Jeff with his family

My Mentors

I’ve worked with some stellar employees at Treasury during both of my tenures, and three of my colleagues have especially impacted my career: Mark Haas (retired), was a really good mentor for me. He was the director of ORTA when I hired in and eventually became chief deputy before he left the department. I learned a ton from Howard Heideman, current administrator of the Local Government Policy Division in the Bureau of Local Government and School Services. And I’ve learned so much from working with Treasurer Rachael Eubanks. I consider these Treasury employees as my ‘Big Three’ mentors and I’ve appreciated both their guidance over the years, and their dedication to public service.

“May You Live in Interesting Times”

My biggest work-related challenge occurred when I was at Treasury the first time, running the Office of Revenue and Tax Analysis. The state was going through a difficult economic period, and we were forecasting revenues and doing a lot of budget support. We had a rolling operating deficit that we had been trying to balance from year to year and in 2007, the state raised taxes. We finally had the opportunity to get the budget balanced for a while when — BAM — we immediately went into the Great Recession and a crisis like we had never seen before.

Normally recessions are short, but Michigan started its downward slide in 2001 and in 2008, when we entered the Great Recession, the wheels really fell off. We were doing important work for the people of Michigan which kept us motivated, but it was stressful and very, very challenging.

I remember at the time, I was a Cub Scout leader and all the dads in the pack were getting laid off one right after the other. From an economic standpoint, it felt like we were all falling down a well and didn’t know where the bottom was — or how bad the recession was going to get. Nationally, 2008–2009 was a tough time, but it was particularly tough for the state of Michigan as the automakers were hit hard.

I am grateful to have had an outstanding team of talented people with excellent analytic ability. We were working a lot of hours in spite of unpaid days because what we were doing really mattered — and although the going was rough, the work was also interesting. You know the old warning, “may you live in interesting times” — the budget crisis years were definitely interesting times! A lot of creativity from a lot of different folks got us through the recession; we have so many good people working at Treasury, and that that really helped.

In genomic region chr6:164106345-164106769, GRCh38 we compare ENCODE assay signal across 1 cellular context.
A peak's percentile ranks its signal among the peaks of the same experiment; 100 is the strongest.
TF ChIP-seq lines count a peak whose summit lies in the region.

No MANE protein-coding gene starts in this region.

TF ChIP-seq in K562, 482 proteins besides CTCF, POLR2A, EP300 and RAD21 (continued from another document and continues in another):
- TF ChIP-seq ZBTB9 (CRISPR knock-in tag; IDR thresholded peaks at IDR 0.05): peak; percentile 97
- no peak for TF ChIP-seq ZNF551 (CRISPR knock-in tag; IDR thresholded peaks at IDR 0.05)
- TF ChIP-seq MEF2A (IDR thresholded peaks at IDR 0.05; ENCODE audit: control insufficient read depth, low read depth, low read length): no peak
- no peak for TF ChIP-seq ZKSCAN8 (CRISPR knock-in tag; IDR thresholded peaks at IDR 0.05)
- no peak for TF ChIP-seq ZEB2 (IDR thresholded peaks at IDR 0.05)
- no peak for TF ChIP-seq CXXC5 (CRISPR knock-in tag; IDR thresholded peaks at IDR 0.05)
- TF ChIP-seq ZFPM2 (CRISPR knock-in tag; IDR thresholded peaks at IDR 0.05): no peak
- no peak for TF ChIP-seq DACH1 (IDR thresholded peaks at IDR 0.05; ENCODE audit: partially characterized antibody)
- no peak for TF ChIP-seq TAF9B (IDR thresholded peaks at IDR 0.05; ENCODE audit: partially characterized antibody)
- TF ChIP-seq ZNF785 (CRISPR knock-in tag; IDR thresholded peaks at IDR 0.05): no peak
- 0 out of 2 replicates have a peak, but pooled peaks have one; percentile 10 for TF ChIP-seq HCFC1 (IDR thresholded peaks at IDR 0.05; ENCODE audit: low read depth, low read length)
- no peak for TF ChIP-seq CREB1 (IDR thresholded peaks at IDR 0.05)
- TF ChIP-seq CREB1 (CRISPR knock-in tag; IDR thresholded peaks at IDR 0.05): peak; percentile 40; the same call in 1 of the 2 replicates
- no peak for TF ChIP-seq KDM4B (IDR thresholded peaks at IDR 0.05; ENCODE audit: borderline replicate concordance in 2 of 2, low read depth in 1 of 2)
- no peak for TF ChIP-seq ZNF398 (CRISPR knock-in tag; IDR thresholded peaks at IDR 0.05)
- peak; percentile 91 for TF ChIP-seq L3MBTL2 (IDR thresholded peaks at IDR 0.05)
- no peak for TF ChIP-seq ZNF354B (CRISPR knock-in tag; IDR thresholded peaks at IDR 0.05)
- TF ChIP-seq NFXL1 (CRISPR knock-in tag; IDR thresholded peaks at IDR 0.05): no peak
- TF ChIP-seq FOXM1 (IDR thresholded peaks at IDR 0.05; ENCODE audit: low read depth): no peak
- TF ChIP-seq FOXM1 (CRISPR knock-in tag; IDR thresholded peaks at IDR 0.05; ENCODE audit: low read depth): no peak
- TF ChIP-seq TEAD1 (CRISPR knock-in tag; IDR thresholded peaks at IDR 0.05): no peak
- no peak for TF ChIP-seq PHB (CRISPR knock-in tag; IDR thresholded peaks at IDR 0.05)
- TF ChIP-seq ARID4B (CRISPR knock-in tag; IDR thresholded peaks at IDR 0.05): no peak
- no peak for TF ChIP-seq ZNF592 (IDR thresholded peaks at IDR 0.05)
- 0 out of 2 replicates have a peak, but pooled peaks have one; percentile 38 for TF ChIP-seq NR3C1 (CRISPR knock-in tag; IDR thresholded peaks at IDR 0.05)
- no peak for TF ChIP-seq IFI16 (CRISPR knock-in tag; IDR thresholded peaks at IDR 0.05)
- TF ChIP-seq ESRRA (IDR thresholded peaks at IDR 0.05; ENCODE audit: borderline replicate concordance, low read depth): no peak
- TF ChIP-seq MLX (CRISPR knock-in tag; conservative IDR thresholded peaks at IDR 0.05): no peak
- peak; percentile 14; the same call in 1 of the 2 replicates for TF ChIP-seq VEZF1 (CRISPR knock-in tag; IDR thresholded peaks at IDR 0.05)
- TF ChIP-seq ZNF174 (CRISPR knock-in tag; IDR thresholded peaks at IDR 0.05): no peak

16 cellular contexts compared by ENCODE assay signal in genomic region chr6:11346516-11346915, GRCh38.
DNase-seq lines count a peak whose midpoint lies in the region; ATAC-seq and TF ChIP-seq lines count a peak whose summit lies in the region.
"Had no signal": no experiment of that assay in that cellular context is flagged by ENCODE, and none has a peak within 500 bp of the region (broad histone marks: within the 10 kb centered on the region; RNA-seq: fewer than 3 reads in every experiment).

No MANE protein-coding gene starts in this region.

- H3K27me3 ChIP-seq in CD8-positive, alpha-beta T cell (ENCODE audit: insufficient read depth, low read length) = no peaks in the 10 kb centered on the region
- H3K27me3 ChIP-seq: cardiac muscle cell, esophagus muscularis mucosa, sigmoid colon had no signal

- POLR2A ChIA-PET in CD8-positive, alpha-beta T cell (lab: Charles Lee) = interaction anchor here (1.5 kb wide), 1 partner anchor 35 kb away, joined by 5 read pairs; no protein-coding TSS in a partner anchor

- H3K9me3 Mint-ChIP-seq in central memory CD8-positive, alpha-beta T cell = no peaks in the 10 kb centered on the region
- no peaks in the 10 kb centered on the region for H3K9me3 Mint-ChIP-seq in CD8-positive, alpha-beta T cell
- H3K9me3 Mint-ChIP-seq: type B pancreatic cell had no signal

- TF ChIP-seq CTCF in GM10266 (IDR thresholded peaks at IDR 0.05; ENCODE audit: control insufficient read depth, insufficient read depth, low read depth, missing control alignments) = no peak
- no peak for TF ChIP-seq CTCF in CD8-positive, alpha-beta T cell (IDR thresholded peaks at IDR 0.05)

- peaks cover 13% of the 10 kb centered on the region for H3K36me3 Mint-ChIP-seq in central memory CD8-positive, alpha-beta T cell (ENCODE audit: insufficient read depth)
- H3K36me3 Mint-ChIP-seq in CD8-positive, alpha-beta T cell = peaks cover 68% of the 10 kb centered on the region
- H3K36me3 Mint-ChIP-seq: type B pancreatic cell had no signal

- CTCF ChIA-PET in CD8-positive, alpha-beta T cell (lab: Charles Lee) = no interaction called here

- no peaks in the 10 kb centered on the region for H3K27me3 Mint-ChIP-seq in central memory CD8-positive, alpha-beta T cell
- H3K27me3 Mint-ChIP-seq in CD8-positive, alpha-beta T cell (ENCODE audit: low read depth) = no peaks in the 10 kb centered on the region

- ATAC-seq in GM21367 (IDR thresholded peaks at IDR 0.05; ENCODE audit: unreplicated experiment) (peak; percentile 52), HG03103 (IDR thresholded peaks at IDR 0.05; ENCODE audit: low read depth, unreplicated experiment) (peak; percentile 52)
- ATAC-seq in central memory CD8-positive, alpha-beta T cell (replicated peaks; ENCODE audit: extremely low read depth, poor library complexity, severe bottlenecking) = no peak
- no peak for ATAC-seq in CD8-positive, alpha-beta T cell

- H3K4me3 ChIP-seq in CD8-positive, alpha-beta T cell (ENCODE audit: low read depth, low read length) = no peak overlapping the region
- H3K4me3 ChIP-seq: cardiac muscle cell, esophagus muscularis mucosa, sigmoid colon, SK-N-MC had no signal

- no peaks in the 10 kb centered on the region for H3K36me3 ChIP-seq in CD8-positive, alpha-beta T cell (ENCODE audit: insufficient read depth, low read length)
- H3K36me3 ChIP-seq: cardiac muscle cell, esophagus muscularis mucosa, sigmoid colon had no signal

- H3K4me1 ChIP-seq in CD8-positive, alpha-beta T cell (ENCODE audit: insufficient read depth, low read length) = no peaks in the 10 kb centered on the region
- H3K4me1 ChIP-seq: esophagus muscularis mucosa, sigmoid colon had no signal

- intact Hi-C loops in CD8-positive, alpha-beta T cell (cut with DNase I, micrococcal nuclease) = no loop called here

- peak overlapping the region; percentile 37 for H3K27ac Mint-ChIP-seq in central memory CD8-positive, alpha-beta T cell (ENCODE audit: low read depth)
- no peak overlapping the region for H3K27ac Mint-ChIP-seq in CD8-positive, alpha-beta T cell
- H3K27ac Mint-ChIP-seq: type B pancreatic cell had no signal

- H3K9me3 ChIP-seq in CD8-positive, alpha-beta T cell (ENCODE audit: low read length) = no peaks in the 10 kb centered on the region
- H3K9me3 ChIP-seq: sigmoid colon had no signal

Treasury Success Skills

Do what you love. If you discover an area where you enjoy the work, you’ll be more enthusiastic about doing it and you will do it better. Building good relationships with everybody you work with is also important; it makes you more productive and makes coming to work every day more enjoyable. When you have good relationships with the people you work with, you just work better as a team — making everyone else more productive as well.

Celebrate progress. Working day to day, it’s easy to get frustrated by a slow-moving project. But if you’re continuously improving, even if it’s in incremental steps, that adds up to real progress over time.

Know how to relax. I find reading relaxing. I do like policy books, but I enjoy a wide range of fiction and nonfiction topics. I usually alternate between a personal growth book and a work of fiction for pure enjoyment. I also play competitive chess as a hobby (I’m not a good competitive chess player, but I do really enjoy it). My kids are grown so I spend a lot of quality time on the trail, walking with my wife and my pandemic pup, Ruthie. Getting outside with a dog help keeps me sane!

Ruthie the Golden Retriever sitting on shore of a lake


My Career at MI Treasury is a series designed to highlight the many unique paths to professional success within the department. For current information about Treasury Careers, please visit our website!



Michigan Department of Treasury

The Department of Treasury is committed to maintaining Michigan’s financial integrity. Contact: 517-335-7508